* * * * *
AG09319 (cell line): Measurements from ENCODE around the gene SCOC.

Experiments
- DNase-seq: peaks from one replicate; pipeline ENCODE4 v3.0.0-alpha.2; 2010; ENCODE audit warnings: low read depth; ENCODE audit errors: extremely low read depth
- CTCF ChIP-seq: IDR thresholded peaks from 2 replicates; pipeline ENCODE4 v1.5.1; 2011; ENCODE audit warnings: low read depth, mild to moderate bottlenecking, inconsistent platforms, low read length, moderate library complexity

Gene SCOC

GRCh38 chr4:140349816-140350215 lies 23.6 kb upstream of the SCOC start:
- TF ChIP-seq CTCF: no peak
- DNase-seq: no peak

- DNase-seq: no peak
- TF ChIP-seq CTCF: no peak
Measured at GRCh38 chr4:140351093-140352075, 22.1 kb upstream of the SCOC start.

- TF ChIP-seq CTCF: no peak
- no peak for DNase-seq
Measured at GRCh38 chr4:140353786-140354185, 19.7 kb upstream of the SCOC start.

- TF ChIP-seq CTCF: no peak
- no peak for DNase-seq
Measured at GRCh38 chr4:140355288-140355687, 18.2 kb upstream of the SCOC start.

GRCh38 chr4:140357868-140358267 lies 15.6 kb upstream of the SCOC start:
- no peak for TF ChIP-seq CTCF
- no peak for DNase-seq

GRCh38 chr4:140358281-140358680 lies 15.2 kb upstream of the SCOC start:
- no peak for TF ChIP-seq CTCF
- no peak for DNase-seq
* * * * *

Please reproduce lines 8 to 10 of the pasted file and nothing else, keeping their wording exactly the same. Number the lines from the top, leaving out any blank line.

- DNase-seq: no peak

- DNase-seq: no peak
- TF ChIP-seq CTCF: no peak